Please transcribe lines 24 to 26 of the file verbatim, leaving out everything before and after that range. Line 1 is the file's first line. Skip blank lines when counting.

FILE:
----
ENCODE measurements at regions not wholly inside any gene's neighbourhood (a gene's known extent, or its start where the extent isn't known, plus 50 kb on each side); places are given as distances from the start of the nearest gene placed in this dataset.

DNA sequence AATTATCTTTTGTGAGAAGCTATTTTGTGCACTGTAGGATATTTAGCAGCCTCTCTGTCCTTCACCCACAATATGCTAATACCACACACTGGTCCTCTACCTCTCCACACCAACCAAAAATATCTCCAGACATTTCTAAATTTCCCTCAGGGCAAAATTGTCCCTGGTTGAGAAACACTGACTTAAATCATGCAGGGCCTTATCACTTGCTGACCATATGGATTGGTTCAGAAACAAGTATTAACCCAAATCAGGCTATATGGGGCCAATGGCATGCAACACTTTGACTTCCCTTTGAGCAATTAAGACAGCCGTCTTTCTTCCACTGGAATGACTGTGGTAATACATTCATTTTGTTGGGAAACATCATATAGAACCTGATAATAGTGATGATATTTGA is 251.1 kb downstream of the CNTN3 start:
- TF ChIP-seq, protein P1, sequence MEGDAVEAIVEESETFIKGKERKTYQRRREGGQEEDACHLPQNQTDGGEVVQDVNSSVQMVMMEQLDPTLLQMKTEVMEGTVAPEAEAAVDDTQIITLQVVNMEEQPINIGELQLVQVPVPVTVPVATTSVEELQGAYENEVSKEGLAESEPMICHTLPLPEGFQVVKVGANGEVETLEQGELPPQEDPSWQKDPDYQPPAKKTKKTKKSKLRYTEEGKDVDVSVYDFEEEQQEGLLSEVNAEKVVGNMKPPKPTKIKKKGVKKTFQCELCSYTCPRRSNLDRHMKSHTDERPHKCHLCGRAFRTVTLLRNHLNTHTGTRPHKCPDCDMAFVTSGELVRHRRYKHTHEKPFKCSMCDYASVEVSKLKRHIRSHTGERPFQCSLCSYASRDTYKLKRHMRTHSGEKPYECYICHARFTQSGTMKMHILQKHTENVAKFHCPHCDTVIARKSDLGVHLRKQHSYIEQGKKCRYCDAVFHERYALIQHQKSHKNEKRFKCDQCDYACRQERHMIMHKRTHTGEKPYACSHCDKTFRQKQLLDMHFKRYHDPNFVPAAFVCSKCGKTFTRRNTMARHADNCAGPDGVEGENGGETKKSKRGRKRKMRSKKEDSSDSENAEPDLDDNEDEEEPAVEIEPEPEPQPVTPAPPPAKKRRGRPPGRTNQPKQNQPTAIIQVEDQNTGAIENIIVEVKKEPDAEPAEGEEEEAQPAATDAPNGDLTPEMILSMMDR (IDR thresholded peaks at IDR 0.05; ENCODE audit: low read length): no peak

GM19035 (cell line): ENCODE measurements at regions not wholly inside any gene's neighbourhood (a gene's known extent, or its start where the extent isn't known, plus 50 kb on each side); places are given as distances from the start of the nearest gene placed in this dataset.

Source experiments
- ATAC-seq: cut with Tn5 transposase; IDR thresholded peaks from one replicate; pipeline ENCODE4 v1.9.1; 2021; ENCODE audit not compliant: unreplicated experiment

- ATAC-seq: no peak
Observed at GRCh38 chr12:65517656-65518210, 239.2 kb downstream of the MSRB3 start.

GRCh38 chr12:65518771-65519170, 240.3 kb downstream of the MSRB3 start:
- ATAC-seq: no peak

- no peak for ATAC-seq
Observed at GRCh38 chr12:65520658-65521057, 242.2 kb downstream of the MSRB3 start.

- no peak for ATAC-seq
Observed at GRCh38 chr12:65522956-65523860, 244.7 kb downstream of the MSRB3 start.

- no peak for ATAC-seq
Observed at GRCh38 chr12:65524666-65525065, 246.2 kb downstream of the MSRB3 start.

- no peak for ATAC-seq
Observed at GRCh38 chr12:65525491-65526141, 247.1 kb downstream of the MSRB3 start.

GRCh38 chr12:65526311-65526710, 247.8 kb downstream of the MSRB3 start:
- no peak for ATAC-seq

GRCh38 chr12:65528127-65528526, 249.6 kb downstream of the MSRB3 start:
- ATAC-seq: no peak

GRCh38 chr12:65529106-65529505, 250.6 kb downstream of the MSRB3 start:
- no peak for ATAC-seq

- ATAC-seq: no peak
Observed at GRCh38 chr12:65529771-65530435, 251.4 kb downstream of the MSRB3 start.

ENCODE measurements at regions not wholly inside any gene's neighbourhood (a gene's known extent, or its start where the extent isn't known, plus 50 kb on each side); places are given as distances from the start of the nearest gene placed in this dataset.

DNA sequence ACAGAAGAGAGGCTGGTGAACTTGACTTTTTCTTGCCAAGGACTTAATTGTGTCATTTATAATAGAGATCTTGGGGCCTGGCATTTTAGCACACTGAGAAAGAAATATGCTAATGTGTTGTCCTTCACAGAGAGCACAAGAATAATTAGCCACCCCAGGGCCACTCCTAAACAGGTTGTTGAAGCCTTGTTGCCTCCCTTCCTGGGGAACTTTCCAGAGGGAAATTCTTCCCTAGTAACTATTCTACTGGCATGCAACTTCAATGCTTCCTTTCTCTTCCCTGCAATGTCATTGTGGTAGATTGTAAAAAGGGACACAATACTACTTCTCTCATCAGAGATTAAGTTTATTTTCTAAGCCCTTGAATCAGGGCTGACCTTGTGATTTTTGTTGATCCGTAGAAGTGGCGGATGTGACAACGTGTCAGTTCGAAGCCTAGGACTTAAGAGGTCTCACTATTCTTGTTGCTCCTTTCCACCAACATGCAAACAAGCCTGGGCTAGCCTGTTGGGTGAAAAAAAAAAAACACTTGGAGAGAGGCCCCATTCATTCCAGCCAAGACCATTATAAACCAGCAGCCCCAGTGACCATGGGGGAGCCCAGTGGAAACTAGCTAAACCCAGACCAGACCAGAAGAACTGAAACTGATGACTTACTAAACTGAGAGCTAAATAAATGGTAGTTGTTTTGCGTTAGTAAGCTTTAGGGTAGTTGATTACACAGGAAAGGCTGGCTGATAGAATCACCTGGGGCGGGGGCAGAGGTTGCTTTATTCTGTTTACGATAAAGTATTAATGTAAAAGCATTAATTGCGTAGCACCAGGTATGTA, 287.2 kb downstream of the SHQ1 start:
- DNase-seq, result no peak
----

- no peak for ATAC-seq

- ATAC-seq: no peak
Observed at GRCh38 chr12:65529771-65530435, 251.4 kb downstream of the MSRB3 start.